The medical school’s first year was a modest success, primarily attracting transfer students from a medical school in Fort Worth and a few “doctors” who had previously been practicing in Dallas without a diploma. At graduation, 19 students received their diplomas. 

In 1901, Dr. Cary was making plans to settle in New York, considering an offer of professorship from the Polyclinic, a prestigious postgraduate medical school, when his life took an unexpected turn. His brother, Albert, had died, leaving their mother without someone to care for her in Dallas. So Cary returned to comfort her and settle his older brother’s affairs. 

Uncertain of how long he would need to stay, Cary established what he believed would be a temporary ophthalmology and otolaryngology practice. In no time, the ophthalmology side of his practice flourished — as the city had almost no qualified specialists.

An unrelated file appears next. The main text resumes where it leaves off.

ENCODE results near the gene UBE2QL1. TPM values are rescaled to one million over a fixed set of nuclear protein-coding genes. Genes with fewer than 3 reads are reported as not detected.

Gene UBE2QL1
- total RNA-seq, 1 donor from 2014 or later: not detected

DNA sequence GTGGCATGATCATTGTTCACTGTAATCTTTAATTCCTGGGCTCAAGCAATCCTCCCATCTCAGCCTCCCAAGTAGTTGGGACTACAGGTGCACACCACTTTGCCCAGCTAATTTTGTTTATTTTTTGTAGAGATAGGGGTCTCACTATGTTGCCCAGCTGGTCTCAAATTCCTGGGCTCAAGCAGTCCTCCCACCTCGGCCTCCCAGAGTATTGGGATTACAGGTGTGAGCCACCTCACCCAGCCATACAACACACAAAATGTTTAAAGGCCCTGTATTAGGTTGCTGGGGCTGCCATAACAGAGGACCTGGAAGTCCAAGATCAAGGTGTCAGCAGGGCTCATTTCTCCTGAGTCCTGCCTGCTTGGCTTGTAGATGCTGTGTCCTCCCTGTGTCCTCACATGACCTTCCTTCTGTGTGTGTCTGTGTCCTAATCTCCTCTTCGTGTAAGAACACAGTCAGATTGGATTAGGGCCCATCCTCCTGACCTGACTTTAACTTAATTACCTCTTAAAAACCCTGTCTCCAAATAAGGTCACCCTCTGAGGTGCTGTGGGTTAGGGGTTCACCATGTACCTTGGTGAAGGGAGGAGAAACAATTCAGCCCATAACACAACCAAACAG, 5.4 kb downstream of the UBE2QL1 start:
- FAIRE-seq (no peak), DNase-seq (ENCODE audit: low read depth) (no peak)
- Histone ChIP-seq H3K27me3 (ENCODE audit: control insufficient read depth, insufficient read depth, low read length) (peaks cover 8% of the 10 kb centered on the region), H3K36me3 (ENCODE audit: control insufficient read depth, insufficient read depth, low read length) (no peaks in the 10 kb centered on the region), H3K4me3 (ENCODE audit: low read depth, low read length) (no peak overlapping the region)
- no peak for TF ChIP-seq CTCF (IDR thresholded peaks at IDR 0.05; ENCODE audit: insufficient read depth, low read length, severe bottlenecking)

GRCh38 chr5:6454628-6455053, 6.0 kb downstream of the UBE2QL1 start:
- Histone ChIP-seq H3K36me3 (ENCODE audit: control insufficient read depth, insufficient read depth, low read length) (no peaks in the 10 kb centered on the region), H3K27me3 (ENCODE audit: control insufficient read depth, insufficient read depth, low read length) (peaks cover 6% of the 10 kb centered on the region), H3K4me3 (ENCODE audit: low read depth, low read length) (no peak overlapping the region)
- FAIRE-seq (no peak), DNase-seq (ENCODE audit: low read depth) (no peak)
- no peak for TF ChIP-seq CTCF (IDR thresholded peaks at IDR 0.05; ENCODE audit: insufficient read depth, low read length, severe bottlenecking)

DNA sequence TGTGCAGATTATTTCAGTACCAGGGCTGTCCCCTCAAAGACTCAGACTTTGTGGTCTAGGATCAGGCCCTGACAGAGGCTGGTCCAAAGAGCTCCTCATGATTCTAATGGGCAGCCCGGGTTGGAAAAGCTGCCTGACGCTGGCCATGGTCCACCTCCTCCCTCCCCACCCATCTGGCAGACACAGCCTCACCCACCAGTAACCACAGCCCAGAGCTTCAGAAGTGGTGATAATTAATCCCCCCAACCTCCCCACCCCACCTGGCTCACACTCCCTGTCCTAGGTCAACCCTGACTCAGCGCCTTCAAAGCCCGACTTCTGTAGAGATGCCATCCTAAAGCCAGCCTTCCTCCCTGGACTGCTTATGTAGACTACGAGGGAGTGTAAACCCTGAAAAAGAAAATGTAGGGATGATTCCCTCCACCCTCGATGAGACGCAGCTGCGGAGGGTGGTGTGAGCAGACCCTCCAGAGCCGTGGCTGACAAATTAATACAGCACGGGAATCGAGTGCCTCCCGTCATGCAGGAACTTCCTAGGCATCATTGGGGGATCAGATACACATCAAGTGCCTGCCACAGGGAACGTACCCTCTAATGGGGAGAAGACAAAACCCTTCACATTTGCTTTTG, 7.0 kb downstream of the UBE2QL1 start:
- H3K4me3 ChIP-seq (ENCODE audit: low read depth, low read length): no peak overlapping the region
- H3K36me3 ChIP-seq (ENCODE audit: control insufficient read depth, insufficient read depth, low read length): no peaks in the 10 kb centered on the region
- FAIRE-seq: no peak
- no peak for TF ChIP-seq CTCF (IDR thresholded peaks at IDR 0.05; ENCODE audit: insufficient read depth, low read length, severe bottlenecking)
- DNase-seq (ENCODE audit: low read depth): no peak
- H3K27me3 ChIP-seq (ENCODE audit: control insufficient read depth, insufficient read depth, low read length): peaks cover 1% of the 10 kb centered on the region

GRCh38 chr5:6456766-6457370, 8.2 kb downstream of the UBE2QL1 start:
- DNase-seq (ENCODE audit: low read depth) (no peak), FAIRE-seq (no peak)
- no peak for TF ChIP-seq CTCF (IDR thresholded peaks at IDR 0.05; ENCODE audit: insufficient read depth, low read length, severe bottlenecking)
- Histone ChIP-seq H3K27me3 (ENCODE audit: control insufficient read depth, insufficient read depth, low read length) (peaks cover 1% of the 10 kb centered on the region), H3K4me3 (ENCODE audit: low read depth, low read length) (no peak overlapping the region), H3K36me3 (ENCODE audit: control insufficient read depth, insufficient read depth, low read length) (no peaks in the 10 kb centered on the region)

Dr. Rosser soon learned of Cary’s skill and successful practice, and asked him to teach at the new medical college. Dr. Cary was made professor of ophthalmology and otolaryngology. Six months after serving in the volunteer faculty, he was named dean. 

Dr. Cary proved himself to be a dynamic, energetic and tough leader. He divided the 120 students into four classes and quickly pruned less qualified students by imposing strict academic standards. At the end of his first year, The University of Dallas Medical Department awarded diplomas to 15 men. But by 1903, just four graduates received diplomas as Dr. Cary was determined to hold the school to the highest standards of medical education. 

Later that year, during an American Medical Association (AMA) convention in New Orleans, Dr. Cary listened as the AMA president predicted that within five years, no medical school without university affiliation could survive.